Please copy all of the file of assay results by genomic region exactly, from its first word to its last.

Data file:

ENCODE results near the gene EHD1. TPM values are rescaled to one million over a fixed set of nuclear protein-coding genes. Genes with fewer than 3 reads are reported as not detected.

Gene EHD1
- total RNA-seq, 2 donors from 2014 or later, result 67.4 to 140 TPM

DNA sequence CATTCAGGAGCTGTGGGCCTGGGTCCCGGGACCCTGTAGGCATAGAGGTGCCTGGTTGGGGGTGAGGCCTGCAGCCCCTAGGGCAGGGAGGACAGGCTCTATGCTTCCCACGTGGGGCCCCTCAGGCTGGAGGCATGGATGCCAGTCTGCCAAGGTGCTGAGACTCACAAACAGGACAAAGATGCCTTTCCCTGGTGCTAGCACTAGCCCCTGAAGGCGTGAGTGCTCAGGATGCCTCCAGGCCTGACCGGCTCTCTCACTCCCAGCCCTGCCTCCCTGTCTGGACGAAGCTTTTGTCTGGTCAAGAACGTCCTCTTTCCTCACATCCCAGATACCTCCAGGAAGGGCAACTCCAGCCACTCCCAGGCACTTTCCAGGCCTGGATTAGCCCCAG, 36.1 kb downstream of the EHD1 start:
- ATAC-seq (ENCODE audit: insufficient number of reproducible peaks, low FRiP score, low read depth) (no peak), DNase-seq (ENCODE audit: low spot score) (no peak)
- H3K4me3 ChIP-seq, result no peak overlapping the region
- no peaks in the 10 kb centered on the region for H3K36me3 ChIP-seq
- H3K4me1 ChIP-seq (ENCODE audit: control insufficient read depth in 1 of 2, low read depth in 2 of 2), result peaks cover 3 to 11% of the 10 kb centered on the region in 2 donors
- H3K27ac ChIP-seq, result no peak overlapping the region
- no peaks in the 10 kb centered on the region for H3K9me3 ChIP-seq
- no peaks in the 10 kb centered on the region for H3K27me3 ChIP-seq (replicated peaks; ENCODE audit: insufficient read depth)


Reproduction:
ENCODE results near the gene EHD1. TPM values are rescaled to one million over a fixed set of nuclear protein-coding genes. Genes with fewer than 3 reads are reported as not detected.

Gene EHD1
- total RNA-seq, 2 donors from 2014 or later, result 67.4 to 140 TPM

DNA sequence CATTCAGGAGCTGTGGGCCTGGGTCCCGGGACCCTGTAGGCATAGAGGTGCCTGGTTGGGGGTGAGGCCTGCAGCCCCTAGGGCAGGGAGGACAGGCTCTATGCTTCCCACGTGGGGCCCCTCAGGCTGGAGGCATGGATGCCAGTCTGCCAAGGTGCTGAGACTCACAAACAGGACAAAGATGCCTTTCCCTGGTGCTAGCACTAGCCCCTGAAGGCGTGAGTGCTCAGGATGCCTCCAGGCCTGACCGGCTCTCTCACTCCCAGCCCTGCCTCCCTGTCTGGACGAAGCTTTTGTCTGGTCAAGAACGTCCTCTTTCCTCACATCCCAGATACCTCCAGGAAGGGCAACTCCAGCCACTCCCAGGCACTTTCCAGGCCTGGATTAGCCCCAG, 36.1 kb downstream of the EHD1 start:
- ATAC-seq (ENCODE audit: insufficient number of reproducible peaks, low FRiP score, low read depth) (no peak), DNase-seq (ENCODE audit: low spot score) (no peak)
- H3K4me3 ChIP-seq, result no peak overlapping the region
- no peaks in the 10 kb centered on the region for H3K36me3 ChIP-seq
- H3K4me1 ChIP-seq (ENCODE audit: control insufficient read depth in 1 of 2, low read depth in 2 of 2), result peaks cover 3 to 11% of the 10 kb centered on the region in 2 donors
- H3K27ac ChIP-seq, result no peak overlapping the region
- no peaks in the 10 kb centered on the region for H3K9me3 ChIP-seq
- no peaks in the 10 kb centered on the region for H3K27me3 ChIP-seq (replicated peaks; ENCODE audit: insufficient read depth)